Waikiki Aquarium Opens Northwestern Hawaiian Islands Exhibit

The exhibit will feature more than 200 fish and coral species.

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A diver checks a coral reef in the Northwestern Hawaiian Islands. Via NOAA
John Virata

The Waikiki Aquarium in Honolulu, Hawaii announced it will open its Northwestern Hawaiian Islands exhibit to the public August 18, 2011 at 9 a.m. The $300,000 exhibit will feature fish and other marine life found in the most remote islands in the Hawaiian chain. The species to be showcased at the exhibit are native to areas in the Papahanaumokuakea Marine National Monument, the largest conservation area shepherded by the United States.

More than 7,000 marine species, including the endangered Hawaiian Monk Seal and the threatened Hawaiian honu (green sea turtle) call the reefs and beaches found at Papahanaumokuakea home, and the exhibit will showcase a fraction of those animals, 225 fish and 200 coral fragments in a 4,400 gallon marine reef ecosystem. Fish to be showcased include masked angelfish (Genicanthus personatus), Hawaiian Morwongs (Goniistius vittatus kikakapu), Thompson’s Anthias (Pseudanthias thompsoni) and Japanese pygmy angelfish (Centropyge interrupta), as well as a variety of table corals.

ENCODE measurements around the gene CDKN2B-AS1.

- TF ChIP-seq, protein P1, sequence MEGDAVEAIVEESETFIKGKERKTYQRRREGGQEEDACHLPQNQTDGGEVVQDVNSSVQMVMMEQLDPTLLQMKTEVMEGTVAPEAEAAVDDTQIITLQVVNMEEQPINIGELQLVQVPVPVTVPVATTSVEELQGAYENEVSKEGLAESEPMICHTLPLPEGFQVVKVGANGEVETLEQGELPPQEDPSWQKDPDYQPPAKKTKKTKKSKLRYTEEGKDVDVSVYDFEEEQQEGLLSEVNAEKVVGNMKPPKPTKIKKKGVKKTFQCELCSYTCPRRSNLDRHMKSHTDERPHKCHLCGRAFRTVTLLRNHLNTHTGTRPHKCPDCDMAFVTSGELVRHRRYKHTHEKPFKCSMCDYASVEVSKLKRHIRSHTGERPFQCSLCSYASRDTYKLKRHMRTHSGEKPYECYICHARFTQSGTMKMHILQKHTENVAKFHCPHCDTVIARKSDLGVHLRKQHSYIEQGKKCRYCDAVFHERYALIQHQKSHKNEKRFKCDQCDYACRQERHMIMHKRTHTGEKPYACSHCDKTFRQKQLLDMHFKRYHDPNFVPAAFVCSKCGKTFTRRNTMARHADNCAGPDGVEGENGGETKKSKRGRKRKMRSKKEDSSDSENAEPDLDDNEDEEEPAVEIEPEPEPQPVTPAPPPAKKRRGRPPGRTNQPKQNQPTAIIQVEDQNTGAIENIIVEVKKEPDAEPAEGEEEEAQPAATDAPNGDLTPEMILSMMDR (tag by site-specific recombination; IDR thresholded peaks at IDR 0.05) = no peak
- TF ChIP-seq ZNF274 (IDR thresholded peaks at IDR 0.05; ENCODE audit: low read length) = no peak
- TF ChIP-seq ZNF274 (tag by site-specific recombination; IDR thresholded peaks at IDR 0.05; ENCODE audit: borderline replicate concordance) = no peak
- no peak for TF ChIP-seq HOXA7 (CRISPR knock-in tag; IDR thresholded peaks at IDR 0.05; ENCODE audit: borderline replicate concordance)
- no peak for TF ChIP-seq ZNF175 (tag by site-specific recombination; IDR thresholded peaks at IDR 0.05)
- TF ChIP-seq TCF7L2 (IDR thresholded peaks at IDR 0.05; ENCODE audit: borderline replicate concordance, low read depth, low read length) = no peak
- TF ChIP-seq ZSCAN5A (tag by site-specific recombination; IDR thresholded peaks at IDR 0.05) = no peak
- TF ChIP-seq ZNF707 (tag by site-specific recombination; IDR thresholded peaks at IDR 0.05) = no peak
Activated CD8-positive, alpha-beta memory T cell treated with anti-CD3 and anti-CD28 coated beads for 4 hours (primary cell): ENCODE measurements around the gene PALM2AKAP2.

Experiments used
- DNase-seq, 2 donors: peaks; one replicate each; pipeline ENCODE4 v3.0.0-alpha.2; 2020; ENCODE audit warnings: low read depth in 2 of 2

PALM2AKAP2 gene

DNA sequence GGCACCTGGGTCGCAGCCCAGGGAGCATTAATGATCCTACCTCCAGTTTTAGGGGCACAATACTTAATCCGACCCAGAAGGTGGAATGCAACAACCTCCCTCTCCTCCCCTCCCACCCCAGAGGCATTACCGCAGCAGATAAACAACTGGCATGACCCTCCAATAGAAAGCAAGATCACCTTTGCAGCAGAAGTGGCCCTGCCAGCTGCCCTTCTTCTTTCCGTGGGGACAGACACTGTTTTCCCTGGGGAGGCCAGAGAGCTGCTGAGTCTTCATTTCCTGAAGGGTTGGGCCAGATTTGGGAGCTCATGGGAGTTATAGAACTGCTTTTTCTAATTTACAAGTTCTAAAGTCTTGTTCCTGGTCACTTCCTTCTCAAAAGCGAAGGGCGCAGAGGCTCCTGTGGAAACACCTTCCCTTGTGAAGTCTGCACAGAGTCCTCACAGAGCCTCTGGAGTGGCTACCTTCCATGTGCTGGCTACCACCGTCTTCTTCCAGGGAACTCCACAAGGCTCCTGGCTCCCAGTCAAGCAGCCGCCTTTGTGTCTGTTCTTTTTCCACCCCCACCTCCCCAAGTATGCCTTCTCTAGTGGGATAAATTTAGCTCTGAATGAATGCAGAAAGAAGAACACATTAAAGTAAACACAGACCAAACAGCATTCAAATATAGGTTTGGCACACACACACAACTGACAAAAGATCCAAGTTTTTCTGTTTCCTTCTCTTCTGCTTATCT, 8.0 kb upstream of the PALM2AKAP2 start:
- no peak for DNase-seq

Papahanaumokuakea Marine National Monument is 139,797 square miles of the Pacific Ocean and was created by Presidential proclamation on June 15, 2006 by President George W. Bush. Papahanaumokuakea, which comprises 10 islands and atolls in the Northwestern Hawaiian Islands, was designated as a United Nations World Heritage site in 2010. For more information, visit www.waquarium.org

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